Sunday, February 10, 2019

In Memory of a Friend - A Simple Clock Repair

A simple, but priceless clock

A few months ago a very good friend of mine passed away from brain cancer. It was a very aggressive form of the disease and he passed away only a few weeks after his diagnosis. 

It was a very tragic time for all of us that knew him, and it struck very close to home for me personally. 

Shortly after the funeral, my friend's wife mentioned that she had "something" that she would like for me have to tinker with. When I finally came over to see what she had for me, I was presented with a fairly simple clock made from a slab of wood, minus its movement and its hands. 

To the casual observer, it wouldn't have seem like much, but it is the story attached to this clock that makes it valuable. 

The clock was made by my friend's grandfather as a present to him. I distinctly remember the stories my friend had told me about his grandfather and how proud he was of him.

His grandfather was very much a "old school" sort who had lived his life up in the logging and mining country of Northern Ontario. As a result there was very much of a "make do with what you have" mindset with him, and it showed that very much in how the clock was made.

So obviously it was critical to me personally to get this clock up and running again. 

Once I got the clock home, I took a quick assessment of it. 

One clock, in need of repair

First thing that struck me was it was built with very simple tools. For example, the cavity for the clock movement was basically created by drilling several small holes in the back of the slab until a cavity was carved out, as evidenced by the many drill marks in the bottom of the cavity.

Clock movement cavity - created by a drill
Flipping over the clock to look at the face of it, I immediately noticed another example of "making do with what you have".

A manufactured seven

It seemed that there wasn't a number 7 on hand, but an extra 4 and 5 were, so why not take a little of each and make a 7 out of it?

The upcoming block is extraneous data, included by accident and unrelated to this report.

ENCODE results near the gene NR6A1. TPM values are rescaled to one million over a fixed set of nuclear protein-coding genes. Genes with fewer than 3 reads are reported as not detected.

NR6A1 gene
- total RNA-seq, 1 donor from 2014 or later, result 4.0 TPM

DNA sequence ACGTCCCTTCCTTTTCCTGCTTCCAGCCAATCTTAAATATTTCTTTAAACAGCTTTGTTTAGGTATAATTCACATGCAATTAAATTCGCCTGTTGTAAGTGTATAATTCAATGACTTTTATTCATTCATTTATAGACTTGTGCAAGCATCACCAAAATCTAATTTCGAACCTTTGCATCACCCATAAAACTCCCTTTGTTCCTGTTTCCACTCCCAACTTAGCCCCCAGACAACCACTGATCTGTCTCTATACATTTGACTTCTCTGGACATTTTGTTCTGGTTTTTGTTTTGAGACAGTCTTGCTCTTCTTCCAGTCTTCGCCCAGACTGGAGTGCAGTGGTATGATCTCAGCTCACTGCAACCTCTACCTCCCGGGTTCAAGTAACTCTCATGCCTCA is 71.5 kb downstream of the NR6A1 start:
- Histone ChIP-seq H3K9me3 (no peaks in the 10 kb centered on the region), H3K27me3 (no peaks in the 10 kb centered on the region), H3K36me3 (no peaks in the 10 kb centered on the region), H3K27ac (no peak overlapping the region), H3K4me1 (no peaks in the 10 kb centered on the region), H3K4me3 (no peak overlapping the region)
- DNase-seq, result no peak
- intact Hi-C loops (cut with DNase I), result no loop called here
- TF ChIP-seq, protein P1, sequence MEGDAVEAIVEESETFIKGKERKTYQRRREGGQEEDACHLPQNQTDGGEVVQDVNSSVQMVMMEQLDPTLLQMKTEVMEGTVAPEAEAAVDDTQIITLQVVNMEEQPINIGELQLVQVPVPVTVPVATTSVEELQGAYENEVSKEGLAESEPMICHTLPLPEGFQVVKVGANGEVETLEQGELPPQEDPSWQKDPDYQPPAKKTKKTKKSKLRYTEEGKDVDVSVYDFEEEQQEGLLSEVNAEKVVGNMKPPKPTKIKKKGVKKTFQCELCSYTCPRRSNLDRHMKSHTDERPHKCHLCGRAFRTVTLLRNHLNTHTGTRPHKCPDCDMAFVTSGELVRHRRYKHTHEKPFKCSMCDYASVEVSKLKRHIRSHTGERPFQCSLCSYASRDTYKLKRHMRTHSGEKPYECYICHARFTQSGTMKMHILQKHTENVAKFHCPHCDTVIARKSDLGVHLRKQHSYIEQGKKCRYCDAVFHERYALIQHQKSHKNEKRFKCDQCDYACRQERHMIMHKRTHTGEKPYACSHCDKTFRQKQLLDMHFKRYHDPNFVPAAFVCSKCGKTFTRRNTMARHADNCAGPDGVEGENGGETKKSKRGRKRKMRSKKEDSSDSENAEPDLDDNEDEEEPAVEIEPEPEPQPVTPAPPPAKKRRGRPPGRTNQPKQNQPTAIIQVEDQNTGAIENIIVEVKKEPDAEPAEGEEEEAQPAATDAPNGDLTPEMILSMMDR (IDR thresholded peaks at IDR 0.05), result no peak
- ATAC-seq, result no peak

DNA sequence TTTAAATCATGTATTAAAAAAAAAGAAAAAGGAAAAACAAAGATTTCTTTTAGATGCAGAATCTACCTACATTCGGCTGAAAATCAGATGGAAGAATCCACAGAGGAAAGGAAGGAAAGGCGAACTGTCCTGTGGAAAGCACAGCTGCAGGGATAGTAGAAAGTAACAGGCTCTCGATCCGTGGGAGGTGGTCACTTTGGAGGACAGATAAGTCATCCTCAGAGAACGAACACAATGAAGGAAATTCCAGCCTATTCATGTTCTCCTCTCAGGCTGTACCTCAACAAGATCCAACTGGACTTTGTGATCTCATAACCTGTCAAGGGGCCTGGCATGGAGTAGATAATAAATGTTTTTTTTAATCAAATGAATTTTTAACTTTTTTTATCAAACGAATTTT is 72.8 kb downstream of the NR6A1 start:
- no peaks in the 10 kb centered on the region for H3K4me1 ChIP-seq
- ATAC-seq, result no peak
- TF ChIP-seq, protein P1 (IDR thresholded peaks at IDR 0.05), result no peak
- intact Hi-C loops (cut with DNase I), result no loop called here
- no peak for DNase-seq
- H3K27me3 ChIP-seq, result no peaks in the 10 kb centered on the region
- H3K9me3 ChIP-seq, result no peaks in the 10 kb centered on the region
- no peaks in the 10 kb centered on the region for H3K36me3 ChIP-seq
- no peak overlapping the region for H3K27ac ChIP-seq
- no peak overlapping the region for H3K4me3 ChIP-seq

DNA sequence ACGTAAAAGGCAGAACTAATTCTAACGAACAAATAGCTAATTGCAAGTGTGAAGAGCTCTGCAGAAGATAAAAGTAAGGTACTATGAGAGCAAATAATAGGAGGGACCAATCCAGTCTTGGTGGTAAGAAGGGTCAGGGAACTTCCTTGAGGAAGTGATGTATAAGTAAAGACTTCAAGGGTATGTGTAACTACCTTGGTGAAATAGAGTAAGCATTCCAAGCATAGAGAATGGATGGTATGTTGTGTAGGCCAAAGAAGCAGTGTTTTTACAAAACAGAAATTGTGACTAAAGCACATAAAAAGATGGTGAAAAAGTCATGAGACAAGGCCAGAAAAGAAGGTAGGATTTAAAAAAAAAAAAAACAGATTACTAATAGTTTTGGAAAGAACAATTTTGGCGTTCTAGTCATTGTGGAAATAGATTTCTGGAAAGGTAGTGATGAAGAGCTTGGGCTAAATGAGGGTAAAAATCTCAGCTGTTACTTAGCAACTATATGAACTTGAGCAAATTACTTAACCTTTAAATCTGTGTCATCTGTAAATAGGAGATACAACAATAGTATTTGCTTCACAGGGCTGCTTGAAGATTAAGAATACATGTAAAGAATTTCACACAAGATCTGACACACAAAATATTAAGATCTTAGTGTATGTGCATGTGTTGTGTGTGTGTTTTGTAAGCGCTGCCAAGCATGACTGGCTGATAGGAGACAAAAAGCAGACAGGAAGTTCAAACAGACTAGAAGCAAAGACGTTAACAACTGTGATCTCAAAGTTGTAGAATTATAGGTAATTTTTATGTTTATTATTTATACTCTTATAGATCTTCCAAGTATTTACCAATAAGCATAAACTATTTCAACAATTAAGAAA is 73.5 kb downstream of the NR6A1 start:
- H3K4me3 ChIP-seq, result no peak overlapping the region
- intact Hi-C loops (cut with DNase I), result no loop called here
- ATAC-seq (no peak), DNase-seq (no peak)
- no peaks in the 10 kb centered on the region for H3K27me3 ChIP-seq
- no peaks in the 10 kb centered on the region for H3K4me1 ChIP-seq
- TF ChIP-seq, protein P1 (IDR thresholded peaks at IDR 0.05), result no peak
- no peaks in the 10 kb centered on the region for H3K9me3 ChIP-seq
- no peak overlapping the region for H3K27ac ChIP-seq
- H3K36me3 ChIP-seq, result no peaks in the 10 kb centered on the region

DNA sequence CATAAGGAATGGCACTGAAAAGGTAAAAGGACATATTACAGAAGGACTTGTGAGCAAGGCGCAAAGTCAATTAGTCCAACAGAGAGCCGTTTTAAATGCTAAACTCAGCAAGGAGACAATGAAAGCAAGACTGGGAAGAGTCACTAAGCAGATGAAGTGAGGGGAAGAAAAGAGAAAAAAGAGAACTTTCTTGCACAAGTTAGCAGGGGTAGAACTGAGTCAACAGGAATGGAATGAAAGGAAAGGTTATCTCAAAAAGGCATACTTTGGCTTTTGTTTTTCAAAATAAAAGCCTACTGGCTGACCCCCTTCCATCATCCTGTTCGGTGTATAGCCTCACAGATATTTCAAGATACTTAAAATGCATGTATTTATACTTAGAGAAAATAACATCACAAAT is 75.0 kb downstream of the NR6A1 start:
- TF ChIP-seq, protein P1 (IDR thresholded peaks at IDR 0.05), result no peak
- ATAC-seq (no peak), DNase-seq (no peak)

Once the inspection was complete, the repair began. As I mentioned earlier, the clock basically needed a new movement and hands to get it functioning again - which luckily I had a spare set on hand that would do perfectly, though you can purchase a set of hands and a movement fairly inexpensively at any craft supply store. 

Clock movement and hands

Initially I though it would be a simple matter of installing the clock movement into the cavity in the back of the clock and putting the hands on, but I immediately hit a snag, the clock movement was a little too wide and as a result the clock movement wouldn't seat fully into the back of the clock. 

A little too small

Now this posed a bit of a problem, I needed to make the hole bigger, but I also didn't want to destroy the character in how the clock was constructed. Normally the usual thing that I would have done was just take out my rotary tool and cut out the extra bit of wood I needed to get rid of, but that would have destroyed the hand built nature of the clock.

So, in keeping with the nature of the build, I removed the little bit of extra wood with a wood chisel in order to maintain that hand built quality to the piece.

Removing the excess wood with a chisel

With that little bit of wood trimmed away, the clock movement fitted perfectly.

A perfect fit

Next we installed the hands to the clock and immediately hit our next snag - the minute hand was a tad too long

A little too long

This is actually a fairly common occurrence whenever I try to repair a clock - in most cases a quick trim with the scissors remedies the situation.

Trimming the excess with scissors

A perfect fit

And with that the clock was repaired and ticking away

All fixed

As I now write this, the clock is hanging on the wall by my desk, serving as a timeless tribute to two men, my old friend and his grandfather.

I still think of my friend almost daily.  He passed way, way too soon. I encourage everyone to visit this site to learn more and perhaps help prevent others from suffering this fate.

Towards the end I was struck on how level headed he remained through out this journey, maintaining that sense of humor that he always had. To me that was the very definition of grace in the face of adversity.

Farewell Mike, until we meet again.

No comments:

Post a Comment